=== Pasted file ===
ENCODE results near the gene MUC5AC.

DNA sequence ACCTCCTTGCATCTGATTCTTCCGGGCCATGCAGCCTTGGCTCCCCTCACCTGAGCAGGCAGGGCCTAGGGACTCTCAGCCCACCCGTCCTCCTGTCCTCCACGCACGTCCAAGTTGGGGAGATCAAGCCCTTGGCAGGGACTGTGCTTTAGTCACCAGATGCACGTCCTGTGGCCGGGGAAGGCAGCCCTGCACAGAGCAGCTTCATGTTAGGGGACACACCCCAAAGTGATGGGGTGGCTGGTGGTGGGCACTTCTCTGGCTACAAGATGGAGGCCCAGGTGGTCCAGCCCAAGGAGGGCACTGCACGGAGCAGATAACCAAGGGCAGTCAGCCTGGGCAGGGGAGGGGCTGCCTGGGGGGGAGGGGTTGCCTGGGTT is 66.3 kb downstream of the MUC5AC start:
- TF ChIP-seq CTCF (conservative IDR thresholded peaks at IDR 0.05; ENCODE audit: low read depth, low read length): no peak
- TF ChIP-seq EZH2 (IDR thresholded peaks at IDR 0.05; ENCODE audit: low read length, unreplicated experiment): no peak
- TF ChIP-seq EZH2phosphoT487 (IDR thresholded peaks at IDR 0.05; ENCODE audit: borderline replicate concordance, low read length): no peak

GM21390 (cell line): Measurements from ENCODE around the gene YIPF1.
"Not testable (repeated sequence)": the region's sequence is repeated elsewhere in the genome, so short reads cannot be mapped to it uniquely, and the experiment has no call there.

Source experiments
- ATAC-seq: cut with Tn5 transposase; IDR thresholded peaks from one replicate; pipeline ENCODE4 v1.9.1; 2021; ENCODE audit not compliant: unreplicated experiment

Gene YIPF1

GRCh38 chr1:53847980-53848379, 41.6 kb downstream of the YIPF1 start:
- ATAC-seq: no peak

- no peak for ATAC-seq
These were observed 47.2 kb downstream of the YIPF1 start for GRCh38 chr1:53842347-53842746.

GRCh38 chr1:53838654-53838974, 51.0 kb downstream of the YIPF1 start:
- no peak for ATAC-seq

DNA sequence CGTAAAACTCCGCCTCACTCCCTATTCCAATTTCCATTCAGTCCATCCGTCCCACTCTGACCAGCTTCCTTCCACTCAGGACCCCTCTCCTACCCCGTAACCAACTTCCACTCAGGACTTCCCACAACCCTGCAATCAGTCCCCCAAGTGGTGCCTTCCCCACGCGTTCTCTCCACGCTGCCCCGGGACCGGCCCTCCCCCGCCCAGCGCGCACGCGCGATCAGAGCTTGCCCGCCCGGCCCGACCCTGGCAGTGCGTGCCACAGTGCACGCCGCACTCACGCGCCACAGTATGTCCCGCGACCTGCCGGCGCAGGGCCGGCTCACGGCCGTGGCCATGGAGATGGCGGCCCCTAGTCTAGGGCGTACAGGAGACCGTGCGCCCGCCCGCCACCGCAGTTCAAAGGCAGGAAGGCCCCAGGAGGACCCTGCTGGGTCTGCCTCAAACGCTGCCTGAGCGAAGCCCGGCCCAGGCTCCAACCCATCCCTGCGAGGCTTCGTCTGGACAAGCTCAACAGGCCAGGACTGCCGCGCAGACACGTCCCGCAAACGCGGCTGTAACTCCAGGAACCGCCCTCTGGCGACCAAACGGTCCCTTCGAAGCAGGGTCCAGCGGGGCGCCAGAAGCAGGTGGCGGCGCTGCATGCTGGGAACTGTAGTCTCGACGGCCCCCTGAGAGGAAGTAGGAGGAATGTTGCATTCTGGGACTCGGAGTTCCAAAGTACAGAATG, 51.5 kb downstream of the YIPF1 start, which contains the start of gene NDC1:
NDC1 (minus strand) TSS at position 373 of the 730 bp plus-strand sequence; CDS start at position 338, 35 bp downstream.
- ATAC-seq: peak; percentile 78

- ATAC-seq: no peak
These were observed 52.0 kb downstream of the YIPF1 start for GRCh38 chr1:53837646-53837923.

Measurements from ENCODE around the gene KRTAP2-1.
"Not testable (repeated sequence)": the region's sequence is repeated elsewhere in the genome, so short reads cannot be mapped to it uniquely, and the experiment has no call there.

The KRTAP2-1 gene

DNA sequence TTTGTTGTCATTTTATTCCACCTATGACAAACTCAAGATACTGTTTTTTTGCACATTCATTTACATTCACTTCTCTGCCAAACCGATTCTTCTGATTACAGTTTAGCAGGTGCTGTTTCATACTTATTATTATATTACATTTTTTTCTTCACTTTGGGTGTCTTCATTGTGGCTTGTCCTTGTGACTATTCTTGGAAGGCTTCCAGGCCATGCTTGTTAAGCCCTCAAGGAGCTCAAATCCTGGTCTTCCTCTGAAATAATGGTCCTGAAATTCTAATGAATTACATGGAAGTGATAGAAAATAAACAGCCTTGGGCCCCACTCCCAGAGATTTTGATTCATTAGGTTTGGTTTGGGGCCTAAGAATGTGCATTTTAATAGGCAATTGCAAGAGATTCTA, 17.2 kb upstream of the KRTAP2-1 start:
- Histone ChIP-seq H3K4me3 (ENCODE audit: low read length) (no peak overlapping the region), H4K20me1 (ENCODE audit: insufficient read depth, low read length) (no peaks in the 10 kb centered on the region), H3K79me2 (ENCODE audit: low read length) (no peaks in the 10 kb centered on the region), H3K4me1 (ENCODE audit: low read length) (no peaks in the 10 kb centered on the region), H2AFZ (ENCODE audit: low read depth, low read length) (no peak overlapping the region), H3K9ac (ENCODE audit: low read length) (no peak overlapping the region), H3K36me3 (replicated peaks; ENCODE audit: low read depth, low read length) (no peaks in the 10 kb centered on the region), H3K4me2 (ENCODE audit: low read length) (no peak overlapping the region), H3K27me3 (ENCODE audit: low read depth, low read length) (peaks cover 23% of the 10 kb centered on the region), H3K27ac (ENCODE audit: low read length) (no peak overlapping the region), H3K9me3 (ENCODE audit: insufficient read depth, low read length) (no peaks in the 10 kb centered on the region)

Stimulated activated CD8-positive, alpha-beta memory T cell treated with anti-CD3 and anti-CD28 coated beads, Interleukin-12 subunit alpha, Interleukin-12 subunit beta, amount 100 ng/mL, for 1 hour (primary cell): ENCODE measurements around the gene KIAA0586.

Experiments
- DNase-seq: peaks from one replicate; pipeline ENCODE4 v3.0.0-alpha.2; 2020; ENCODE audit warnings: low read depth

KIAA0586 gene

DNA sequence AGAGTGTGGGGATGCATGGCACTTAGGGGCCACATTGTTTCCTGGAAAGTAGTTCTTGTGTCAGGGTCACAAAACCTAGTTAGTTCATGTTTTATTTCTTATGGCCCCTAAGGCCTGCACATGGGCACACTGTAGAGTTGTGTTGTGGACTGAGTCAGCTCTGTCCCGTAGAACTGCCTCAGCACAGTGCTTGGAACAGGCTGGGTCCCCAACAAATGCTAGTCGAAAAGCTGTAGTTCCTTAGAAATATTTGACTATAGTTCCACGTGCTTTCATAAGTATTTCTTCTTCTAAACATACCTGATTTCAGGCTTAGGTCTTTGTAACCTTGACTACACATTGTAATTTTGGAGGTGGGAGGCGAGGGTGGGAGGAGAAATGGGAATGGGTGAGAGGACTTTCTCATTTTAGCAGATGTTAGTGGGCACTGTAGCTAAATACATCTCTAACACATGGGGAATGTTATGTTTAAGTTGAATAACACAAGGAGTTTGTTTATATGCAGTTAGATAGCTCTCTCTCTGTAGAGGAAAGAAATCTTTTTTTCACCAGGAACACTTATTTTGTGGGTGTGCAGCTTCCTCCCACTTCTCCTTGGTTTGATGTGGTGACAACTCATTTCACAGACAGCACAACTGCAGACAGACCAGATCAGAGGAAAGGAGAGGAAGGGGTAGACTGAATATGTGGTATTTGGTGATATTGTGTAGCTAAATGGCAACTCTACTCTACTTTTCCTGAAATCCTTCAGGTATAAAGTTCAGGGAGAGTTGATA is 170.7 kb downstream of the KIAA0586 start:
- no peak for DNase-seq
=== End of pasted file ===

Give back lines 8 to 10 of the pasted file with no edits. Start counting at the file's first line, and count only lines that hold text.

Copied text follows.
Source experiments
- ATAC-seq: cut with Tn5 transposase; IDR thresholded peaks from one replicate; pipeline ENCODE4 v1.9.1; 2021; ENCODE audit not compliant: unreplicated experiment

Gene YIPF1